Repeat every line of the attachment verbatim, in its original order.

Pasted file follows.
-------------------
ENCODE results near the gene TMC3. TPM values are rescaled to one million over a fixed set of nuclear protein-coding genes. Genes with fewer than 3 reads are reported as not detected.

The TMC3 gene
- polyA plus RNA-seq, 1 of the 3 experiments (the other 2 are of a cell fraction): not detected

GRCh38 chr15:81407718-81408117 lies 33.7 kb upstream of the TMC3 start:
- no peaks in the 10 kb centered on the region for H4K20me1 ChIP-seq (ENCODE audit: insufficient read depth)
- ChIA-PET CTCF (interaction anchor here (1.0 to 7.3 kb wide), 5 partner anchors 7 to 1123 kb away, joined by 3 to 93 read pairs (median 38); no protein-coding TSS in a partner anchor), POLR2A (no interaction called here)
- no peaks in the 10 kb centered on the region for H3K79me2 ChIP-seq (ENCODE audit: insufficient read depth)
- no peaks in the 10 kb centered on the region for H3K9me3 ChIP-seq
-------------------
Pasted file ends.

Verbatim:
ENCODE results near the gene TMC3. TPM values are rescaled to one million over a fixed set of nuclear protein-coding genes. Genes with fewer than 3 reads are reported as not detected.

The TMC3 gene
- polyA plus RNA-seq, 1 of the 3 experiments (the other 2 are of a cell fraction): not detected

GRCh38 chr15:81407718-81408117 lies 33.7 kb upstream of the TMC3 start:
- no peaks in the 10 kb centered on the region for H4K20me1 ChIP-seq (ENCODE audit: insufficient read depth)
- ChIA-PET CTCF (interaction anchor here (1.0 to 7.3 kb wide), 5 partner anchors 7 to 1123 kb away, joined by 3 to 93 read pairs (median 38); no protein-coding TSS in a partner anchor), POLR2A (no interaction called here)
- no peaks in the 10 kb centered on the region for H3K79me2 ChIP-seq (ENCODE audit: insufficient read depth)
- no peaks in the 10 kb centered on the region for H3K9me3 ChIP-seq